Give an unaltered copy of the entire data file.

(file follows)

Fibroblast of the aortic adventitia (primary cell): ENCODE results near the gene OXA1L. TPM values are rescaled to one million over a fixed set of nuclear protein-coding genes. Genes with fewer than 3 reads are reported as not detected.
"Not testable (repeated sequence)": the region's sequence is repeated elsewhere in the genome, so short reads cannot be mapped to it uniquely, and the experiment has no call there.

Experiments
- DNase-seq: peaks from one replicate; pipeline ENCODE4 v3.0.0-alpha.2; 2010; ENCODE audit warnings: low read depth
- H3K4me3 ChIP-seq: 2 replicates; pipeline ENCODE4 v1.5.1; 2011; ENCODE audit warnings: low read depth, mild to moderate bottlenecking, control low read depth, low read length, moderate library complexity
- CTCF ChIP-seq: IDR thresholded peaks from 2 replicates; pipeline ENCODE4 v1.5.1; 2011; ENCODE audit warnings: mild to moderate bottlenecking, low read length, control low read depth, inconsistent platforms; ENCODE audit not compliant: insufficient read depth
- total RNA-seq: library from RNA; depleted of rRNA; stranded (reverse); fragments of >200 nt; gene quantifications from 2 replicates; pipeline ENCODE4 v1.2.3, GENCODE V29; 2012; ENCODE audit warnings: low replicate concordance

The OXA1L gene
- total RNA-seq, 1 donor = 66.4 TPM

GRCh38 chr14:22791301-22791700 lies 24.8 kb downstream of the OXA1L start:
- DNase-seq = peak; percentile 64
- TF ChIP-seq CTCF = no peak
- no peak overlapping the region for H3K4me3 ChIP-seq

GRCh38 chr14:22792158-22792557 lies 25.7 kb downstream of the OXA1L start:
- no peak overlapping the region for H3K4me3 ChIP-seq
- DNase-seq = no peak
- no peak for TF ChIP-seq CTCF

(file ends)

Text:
Fibroblast of the aortic adventitia (primary cell): ENCODE results near the gene OXA1L. TPM values are rescaled to one million over a fixed set of nuclear protein-coding genes. Genes with fewer than 3 reads are reported as not detected.
"Not testable (repeated sequence)": the region's sequence is repeated elsewhere in the genome, so short reads cannot be mapped to it uniquely, and the experiment has no call there.

Experiments
- DNase-seq: peaks from one replicate; pipeline ENCODE4 v3.0.0-alpha.2; 2010; ENCODE audit warnings: low read depth
- H3K4me3 ChIP-seq: 2 replicates; pipeline ENCODE4 v1.5.1; 2011; ENCODE audit warnings: low read depth, mild to moderate bottlenecking, control low read depth, low read length, moderate library complexity
- CTCF ChIP-seq: IDR thresholded peaks from 2 replicates; pipeline ENCODE4 v1.5.1; 2011; ENCODE audit warnings: mild to moderate bottlenecking, low read length, control low read depth, inconsistent platforms; ENCODE audit not compliant: insufficient read depth
- total RNA-seq: library from RNA; depleted of rRNA; stranded (reverse); fragments of >200 nt; gene quantifications from 2 replicates; pipeline ENCODE4 v1.2.3, GENCODE V29; 2012; ENCODE audit warnings: low replicate concordance

The OXA1L gene
- total RNA-seq, 1 donor = 66.4 TPM

GRCh38 chr14:22791301-22791700 lies 24.8 kb downstream of the OXA1L start:
- DNase-seq = peak; percentile 64
- TF ChIP-seq CTCF = no peak
- no peak overlapping the region for H3K4me3 ChIP-seq

GRCh38 chr14:22792158-22792557 lies 25.7 kb downstream of the OXA1L start:
- no peak overlapping the region for H3K4me3 ChIP-seq
- DNase-seq = no peak
- no peak for TF ChIP-seq CTCF